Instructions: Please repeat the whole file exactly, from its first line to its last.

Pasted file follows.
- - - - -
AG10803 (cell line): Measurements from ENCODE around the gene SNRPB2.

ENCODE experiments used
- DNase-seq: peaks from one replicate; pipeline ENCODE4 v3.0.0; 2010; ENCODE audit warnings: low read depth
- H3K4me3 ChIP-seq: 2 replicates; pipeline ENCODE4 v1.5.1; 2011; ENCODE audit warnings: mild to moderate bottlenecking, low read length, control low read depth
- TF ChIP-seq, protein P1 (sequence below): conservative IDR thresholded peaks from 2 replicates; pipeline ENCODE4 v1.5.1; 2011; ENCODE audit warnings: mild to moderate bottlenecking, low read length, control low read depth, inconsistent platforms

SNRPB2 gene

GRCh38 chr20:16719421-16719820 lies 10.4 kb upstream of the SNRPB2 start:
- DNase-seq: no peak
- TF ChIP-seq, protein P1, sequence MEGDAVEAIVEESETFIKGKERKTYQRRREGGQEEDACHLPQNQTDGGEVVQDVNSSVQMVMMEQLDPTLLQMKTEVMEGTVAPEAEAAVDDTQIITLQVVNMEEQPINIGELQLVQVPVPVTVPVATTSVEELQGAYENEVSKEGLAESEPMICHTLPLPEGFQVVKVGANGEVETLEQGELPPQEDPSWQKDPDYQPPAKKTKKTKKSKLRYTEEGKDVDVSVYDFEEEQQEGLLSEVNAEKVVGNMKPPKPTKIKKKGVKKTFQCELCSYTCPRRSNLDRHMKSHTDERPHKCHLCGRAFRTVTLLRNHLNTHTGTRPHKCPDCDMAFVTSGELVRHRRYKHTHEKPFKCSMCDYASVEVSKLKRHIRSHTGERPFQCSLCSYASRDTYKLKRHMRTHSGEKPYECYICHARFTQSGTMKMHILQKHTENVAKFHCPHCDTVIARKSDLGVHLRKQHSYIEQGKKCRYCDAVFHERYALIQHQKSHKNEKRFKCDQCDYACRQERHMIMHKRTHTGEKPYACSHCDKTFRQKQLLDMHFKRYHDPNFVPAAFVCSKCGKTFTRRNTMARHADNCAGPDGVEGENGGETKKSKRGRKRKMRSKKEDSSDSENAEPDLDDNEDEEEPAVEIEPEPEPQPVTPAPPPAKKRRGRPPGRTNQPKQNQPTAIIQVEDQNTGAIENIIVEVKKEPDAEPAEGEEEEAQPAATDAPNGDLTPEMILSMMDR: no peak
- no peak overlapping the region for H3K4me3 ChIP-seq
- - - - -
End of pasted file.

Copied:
AG10803 (cell line): Measurements from ENCODE around the gene SNRPB2.

ENCODE experiments used
- DNase-seq: peaks from one replicate; pipeline ENCODE4 v3.0.0; 2010; ENCODE audit warnings: low read depth
- H3K4me3 ChIP-seq: 2 replicates; pipeline ENCODE4 v1.5.1; 2011; ENCODE audit warnings: mild to moderate bottlenecking, low read length, control low read depth
- TF ChIP-seq, protein P1 (sequence below): conservative IDR thresholded peaks from 2 replicates; pipeline ENCODE4 v1.5.1; 2011; ENCODE audit warnings: mild to moderate bottlenecking, low read length, control low read depth, inconsistent platforms

SNRPB2 gene

GRCh38 chr20:16719421-16719820 lies 10.4 kb upstream of the SNRPB2 start:
- DNase-seq: no peak
- TF ChIP-seq, protein P1, sequence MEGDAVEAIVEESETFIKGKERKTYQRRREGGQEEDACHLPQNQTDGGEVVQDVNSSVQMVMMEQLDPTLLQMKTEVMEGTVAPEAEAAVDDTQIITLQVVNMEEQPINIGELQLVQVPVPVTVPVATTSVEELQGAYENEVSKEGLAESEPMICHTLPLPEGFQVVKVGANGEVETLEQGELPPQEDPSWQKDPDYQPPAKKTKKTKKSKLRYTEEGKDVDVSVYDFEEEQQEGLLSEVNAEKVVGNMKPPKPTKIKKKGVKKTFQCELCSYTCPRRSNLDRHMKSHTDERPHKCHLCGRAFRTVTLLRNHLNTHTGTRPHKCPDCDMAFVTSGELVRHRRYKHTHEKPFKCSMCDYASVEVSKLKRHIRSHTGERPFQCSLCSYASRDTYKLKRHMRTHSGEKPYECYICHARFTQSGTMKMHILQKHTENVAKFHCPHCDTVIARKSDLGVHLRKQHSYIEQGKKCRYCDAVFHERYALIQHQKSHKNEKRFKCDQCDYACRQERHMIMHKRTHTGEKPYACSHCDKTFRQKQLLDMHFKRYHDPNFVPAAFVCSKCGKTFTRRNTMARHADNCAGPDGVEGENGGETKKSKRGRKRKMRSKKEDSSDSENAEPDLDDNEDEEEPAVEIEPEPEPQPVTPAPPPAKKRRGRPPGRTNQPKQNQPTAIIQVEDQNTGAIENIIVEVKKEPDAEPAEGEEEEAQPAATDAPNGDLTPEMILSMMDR: no peak
- no peak overlapping the region for H3K4me3 ChIP-seq